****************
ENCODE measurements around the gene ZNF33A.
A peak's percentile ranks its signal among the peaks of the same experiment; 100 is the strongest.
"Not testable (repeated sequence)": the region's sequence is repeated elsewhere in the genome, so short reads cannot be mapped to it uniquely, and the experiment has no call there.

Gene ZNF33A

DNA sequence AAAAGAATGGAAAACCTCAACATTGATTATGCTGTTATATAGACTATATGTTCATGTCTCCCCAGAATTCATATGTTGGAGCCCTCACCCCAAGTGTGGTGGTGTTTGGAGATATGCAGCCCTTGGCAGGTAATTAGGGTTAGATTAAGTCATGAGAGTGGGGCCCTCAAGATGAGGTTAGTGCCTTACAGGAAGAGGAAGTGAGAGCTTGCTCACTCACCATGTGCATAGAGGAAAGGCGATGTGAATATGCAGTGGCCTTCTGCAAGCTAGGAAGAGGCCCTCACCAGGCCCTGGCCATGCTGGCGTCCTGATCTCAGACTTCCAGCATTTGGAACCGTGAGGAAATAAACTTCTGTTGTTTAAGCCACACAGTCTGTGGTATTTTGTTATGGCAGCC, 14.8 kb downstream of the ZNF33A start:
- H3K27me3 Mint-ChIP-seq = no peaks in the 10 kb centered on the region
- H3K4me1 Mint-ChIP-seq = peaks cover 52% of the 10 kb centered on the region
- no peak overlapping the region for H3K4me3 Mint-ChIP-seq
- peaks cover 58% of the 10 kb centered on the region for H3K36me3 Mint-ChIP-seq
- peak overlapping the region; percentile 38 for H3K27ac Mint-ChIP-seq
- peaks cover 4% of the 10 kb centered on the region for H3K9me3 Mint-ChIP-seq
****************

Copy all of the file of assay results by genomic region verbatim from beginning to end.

ENCODE measurements around the gene ZNF33A.
A peak's percentile ranks its signal among the peaks of the same experiment; 100 is the strongest.
"Not testable (repeated sequence)": the region's sequence is repeated elsewhere in the genome, so short reads cannot be mapped to it uniquely, and the experiment has no call there.

Gene ZNF33A

DNA sequence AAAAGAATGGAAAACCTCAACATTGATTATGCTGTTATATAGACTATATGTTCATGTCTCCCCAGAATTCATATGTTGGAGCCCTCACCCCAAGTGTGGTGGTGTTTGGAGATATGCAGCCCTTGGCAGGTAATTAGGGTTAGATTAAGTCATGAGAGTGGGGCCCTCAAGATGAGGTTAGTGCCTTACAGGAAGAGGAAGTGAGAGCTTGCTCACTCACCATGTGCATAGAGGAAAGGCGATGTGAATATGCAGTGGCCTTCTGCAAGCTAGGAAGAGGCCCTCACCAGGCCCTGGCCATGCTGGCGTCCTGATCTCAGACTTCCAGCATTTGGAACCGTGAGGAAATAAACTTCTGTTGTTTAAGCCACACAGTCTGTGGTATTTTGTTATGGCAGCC, 14.8 kb downstream of the ZNF33A start:
- H3K27me3 Mint-ChIP-seq = no peaks in the 10 kb centered on the region
- H3K4me1 Mint-ChIP-seq = peaks cover 52% of the 10 kb centered on the region
- no peak overlapping the region for H3K4me3 Mint-ChIP-seq
- peaks cover 58% of the 10 kb centered on the region for H3K36me3 Mint-ChIP-seq
- peak overlapping the region; percentile 38 for H3K27ac Mint-ChIP-seq
- peaks cover 4% of the 10 kb centered on the region for H3K9me3 Mint-ChIP-seq